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HQ 111075

June 8, 1990

VES-13-18 CO:R:P:C 111075 BEW


Chief, Technical Branch
Pacific Region
One World Trade Center
Long Beach, California 90831

RE: Protest No. 27046-003732; Vessel Repair Entry No. 86- 949985-2, dated April 24, 1986; Date of Arrival: April 20, 1986; Port of Arrival: Long Beach, California; Vessel Name: M/V SEALAND INNOVATOR; Voyage No. 62

Dear Sir:

Reference is made to the above-captioned protest seeking reliquidation on the basis of foreign shipyard work having been performed pursuant to a warranty recognizable under the decision of the Court of International Trade in the case of Sea-Land Service, Inc. v. United States, 683 F. Supp. 1404 (1988).


The vessel was taken abroad for the purpose of having a mid- body addition inserted in order to lengthen the vessel by some one-hundred (100) feet. This was accomplished and the vessel was redelivered to Sea-Land by the shipyard on June 3, 1985. The work was performed under a construction contract which was identical for twelve (12) Sea-Land vessels which were modified at nearly the same time. The standard contract contained a warranty clause (Article XI WARRANTY OF QUALITY), containing two time elements, which read as follows:

(b) Guarantee Period. The guarantee of the contractor shall expire:

(i) for defects in design, material or workmanship which the owner might discover by the exercise of due diligence: twelve (12) months from the date of redelivery of the CONVERTED VESSEL.

(ii) for defect in material or workmanship which could not be discovered by the exercise of the owner`s due diligence (i. e. , latent defects): twenty-four (24) months from the date of redelivery of the CONVERTED VESSEL.

The warranty provisions are conditioned upon timely written notice being given by the owner to the shipyard within 20 days following the expiration of the warranty period.


Whether the court-established elements for warranty recognition are present in this case, as detailed in the case of Sea-Land Service, Inc. v. United States, 683 F.Supp. 1404 (1988).


In the case of Sea-Land Service, Inc. v. United States, 683 F. Supp. 1404 (1988), the Court addressed whether repair work performed on a newly constructed vessel subsequent to its delivery to the owner might be considered to be part of the new construction contract. Simply put, the Court considered whether "completion of construction" is a viable concept so as to render the duty provisions of 19 U.S.C. 1466(a) inapplicable if proven. The Court found completion of new construction to be a valid concept, subject to specific conditions, which are:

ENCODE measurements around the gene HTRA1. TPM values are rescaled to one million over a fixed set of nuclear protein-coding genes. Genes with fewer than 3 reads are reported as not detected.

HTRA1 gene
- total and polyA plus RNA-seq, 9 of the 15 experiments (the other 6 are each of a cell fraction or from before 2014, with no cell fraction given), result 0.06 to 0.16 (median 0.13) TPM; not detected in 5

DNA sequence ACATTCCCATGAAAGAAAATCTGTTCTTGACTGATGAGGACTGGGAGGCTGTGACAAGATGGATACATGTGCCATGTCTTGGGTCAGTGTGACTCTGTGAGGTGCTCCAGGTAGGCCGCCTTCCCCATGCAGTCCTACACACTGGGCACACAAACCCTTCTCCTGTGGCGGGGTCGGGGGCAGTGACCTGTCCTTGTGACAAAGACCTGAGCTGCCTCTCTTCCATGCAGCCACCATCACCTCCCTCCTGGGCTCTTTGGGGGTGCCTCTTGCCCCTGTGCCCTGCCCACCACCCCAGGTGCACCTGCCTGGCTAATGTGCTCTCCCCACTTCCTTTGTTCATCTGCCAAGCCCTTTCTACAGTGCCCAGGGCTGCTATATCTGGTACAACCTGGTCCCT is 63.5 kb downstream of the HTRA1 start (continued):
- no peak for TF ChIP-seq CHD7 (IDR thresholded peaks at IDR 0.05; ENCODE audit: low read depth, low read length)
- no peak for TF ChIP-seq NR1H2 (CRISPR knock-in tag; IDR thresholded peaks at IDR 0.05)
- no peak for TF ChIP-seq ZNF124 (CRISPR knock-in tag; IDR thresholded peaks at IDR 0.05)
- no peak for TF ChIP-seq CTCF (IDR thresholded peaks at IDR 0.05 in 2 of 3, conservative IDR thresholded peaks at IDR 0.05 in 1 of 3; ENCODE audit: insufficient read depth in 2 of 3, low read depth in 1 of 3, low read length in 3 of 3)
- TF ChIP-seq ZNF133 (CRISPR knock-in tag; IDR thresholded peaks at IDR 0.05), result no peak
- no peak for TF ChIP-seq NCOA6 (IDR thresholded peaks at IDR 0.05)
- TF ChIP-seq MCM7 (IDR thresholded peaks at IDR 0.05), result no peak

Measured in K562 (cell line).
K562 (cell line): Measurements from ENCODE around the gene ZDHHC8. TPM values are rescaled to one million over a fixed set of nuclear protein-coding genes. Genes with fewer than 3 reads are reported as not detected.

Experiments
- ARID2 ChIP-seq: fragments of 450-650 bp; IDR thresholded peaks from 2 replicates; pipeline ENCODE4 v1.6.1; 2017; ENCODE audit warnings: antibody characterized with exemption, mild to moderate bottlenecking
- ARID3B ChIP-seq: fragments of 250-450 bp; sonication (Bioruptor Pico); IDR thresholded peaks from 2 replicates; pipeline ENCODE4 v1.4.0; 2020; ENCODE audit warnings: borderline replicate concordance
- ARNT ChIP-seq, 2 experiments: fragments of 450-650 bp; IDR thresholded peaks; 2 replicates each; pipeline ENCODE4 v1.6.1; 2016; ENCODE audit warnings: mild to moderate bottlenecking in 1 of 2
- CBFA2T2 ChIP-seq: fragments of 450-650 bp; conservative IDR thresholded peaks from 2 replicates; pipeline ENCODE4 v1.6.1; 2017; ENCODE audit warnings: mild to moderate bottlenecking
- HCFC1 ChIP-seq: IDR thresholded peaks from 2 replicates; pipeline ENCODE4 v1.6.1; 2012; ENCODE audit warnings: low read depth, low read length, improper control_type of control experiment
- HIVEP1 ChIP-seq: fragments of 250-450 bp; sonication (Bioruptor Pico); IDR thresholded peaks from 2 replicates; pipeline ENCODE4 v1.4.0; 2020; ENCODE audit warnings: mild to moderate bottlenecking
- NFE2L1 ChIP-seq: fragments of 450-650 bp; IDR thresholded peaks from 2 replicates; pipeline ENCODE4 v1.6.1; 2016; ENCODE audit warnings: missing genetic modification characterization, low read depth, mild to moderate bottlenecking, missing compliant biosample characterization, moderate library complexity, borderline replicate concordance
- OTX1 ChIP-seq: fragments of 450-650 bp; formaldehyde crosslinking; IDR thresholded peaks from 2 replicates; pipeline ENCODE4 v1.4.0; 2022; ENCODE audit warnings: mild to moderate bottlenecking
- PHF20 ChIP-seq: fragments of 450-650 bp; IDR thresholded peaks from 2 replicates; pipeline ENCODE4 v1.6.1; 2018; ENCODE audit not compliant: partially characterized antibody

1. "All work done and equipment added [must be] pursuant to the original specifications of the contract for the construction of the vessel ...."

2. "This basic standard is limited to work and equipment provided within a reasonable period of time after delivery of the vessel."

The contract for construction of the subject vessel contained clauses guaranteeing for twelve (12) months any area of the vessel for which the builder accepted responsibility under the contract and specifications, conditioned upon written notification from the owner of any covered defect within the agreed upon 12-month period.

In reviewing the warranty case on remand from the Court, Customs had the opportunity to review the contract, the specifications, and a so-called "guarantee notebook." This document consisted of numerous guarantee items, some generic in nature and some specific, and represented the written notification of defects from the owner to the builder as required by the contract. Each noted defect was recorded on a separate sheet and assigned a "G" guarantee number. Each was dated, signed by an owner's representative and a builder's representative, and contained a short narrative of the specific complaint.